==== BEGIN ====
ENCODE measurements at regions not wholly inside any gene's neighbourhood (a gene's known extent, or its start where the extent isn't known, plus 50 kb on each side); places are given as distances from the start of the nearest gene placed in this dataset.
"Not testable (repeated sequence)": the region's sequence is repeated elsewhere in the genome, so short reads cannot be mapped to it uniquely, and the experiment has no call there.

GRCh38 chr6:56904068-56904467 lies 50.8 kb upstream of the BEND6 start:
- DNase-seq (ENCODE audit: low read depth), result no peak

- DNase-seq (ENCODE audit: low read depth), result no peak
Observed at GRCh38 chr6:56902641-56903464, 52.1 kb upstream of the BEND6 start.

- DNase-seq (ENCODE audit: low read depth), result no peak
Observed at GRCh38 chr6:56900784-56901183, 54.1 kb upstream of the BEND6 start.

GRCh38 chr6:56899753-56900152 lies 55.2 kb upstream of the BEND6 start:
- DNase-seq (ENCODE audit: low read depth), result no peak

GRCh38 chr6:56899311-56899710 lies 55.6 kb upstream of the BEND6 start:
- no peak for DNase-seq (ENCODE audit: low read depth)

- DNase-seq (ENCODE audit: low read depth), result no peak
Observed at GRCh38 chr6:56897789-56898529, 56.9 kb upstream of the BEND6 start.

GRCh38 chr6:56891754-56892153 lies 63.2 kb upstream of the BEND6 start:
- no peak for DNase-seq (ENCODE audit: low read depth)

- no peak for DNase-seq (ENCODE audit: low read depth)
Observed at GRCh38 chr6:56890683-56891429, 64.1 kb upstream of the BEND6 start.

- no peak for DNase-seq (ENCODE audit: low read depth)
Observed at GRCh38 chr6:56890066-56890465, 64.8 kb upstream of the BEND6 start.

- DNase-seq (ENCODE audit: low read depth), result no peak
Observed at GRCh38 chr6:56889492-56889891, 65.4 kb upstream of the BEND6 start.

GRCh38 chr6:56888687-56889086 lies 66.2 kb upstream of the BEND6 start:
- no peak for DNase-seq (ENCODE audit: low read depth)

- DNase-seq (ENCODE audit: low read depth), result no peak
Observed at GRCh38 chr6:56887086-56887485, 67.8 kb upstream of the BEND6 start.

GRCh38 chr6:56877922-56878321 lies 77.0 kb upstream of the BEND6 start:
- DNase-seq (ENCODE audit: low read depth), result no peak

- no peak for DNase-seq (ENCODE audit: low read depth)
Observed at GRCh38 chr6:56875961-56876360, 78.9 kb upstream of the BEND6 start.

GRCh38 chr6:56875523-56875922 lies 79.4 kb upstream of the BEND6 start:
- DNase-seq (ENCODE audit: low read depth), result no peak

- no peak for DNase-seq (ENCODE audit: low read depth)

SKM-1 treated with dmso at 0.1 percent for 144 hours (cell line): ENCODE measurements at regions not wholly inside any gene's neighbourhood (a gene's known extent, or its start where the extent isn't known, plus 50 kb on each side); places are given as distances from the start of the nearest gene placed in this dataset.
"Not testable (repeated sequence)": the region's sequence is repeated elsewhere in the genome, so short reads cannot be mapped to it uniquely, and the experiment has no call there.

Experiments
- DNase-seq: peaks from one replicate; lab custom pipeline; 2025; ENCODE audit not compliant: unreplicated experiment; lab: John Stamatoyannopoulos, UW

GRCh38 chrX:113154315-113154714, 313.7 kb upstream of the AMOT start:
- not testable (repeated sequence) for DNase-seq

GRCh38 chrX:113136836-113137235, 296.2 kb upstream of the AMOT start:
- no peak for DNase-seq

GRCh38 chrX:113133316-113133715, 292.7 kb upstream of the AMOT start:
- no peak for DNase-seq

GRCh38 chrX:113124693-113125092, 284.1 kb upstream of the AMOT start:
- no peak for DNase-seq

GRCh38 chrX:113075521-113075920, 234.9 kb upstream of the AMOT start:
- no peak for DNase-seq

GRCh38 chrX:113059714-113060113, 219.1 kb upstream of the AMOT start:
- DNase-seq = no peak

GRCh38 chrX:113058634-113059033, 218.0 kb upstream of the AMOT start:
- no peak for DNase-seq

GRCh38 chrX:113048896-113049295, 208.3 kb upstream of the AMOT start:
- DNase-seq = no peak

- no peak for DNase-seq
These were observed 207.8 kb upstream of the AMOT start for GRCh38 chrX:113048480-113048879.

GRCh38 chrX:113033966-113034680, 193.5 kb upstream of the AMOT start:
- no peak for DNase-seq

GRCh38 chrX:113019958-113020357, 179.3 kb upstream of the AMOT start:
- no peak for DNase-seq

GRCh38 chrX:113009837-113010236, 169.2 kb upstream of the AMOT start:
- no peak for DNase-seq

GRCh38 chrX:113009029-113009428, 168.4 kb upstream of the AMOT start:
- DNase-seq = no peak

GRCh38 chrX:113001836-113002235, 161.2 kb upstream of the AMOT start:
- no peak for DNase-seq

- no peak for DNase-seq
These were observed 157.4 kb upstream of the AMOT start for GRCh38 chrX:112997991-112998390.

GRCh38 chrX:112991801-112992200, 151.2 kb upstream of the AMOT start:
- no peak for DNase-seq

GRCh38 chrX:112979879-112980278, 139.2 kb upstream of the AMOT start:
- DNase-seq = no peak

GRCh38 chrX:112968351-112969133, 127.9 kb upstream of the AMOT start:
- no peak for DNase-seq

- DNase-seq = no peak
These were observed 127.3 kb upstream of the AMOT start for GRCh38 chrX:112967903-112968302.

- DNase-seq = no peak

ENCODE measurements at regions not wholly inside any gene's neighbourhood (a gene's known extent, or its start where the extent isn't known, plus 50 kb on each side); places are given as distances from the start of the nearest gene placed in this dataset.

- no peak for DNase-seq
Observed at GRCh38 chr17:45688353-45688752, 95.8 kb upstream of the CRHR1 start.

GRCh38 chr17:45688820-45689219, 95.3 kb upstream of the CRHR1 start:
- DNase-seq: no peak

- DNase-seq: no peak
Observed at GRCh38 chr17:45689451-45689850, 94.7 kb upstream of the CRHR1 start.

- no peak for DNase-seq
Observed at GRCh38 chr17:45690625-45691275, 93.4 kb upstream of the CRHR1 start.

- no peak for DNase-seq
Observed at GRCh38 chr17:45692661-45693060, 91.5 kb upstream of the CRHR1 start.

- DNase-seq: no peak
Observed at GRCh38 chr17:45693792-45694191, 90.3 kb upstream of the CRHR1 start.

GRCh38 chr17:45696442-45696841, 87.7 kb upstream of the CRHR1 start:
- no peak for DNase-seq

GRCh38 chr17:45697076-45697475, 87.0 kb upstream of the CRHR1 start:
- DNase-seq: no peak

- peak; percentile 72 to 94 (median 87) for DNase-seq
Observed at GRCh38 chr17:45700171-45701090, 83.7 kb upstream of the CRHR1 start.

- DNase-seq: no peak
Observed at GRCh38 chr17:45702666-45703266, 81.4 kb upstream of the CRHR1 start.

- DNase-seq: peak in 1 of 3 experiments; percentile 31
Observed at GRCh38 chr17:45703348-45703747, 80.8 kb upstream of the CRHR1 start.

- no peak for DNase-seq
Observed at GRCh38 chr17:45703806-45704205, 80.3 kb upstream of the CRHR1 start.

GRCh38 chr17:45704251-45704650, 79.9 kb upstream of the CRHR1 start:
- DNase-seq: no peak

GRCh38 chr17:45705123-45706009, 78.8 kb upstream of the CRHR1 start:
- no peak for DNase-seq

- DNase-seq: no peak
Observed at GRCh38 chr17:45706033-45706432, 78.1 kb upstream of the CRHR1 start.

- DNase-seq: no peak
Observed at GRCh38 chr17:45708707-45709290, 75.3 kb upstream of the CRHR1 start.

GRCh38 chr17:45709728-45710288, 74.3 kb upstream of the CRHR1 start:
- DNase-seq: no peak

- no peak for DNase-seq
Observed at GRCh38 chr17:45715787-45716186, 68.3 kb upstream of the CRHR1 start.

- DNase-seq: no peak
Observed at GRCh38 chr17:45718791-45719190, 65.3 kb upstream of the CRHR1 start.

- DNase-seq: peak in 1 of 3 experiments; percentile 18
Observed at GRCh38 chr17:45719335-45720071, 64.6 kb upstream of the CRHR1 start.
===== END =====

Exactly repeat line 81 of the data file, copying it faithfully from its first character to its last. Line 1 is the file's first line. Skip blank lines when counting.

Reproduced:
- DNase-seq: no peak